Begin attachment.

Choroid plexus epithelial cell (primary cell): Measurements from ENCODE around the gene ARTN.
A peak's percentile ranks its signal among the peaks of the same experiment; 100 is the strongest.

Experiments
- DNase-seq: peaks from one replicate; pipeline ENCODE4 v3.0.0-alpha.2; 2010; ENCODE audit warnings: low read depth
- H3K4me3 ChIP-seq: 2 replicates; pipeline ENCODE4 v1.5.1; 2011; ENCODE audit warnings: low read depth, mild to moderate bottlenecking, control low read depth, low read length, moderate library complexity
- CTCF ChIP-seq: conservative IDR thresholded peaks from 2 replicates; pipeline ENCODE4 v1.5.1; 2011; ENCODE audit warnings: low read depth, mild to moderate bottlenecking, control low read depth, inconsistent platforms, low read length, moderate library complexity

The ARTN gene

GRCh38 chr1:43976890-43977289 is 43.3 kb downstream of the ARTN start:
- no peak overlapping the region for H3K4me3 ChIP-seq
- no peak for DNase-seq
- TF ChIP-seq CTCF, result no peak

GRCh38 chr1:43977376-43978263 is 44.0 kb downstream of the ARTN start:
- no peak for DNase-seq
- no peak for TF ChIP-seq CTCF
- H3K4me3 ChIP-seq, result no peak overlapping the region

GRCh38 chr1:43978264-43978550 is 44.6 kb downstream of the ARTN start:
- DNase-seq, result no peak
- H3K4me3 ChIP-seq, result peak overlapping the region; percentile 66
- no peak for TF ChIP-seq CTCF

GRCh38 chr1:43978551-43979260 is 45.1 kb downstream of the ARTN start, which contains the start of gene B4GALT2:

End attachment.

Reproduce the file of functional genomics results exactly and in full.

Choroid plexus epithelial cell (primary cell): Measurements from ENCODE around the gene ARTN.
A peak's percentile ranks its signal among the peaks of the same experiment; 100 is the strongest.

Experiments
- DNase-seq: peaks from one replicate; pipeline ENCODE4 v3.0.0-alpha.2; 2010; ENCODE audit warnings: low read depth
- H3K4me3 ChIP-seq: 2 replicates; pipeline ENCODE4 v1.5.1; 2011; ENCODE audit warnings: low read depth, mild to moderate bottlenecking, control low read depth, low read length, moderate library complexity
- CTCF ChIP-seq: conservative IDR thresholded peaks from 2 replicates; pipeline ENCODE4 v1.5.1; 2011; ENCODE audit warnings: low read depth, mild to moderate bottlenecking, control low read depth, inconsistent platforms, low read length, moderate library complexity

The ARTN gene

GRCh38 chr1:43976890-43977289 is 43.3 kb downstream of the ARTN start:
- no peak overlapping the region for H3K4me3 ChIP-seq
- no peak for DNase-seq
- TF ChIP-seq CTCF, result no peak

GRCh38 chr1:43977376-43978263 is 44.0 kb downstream of the ARTN start:
- no peak for DNase-seq
- no peak for TF ChIP-seq CTCF
- H3K4me3 ChIP-seq, result no peak overlapping the region

GRCh38 chr1:43978264-43978550 is 44.6 kb downstream of the ARTN start:
- DNase-seq, result no peak
- H3K4me3 ChIP-seq, result peak overlapping the region; percentile 66
- no peak for TF ChIP-seq CTCF

GRCh38 chr1:43978551-43979260 is 45.1 kb downstream of the ARTN start, which contains the start of gene B4GALT2: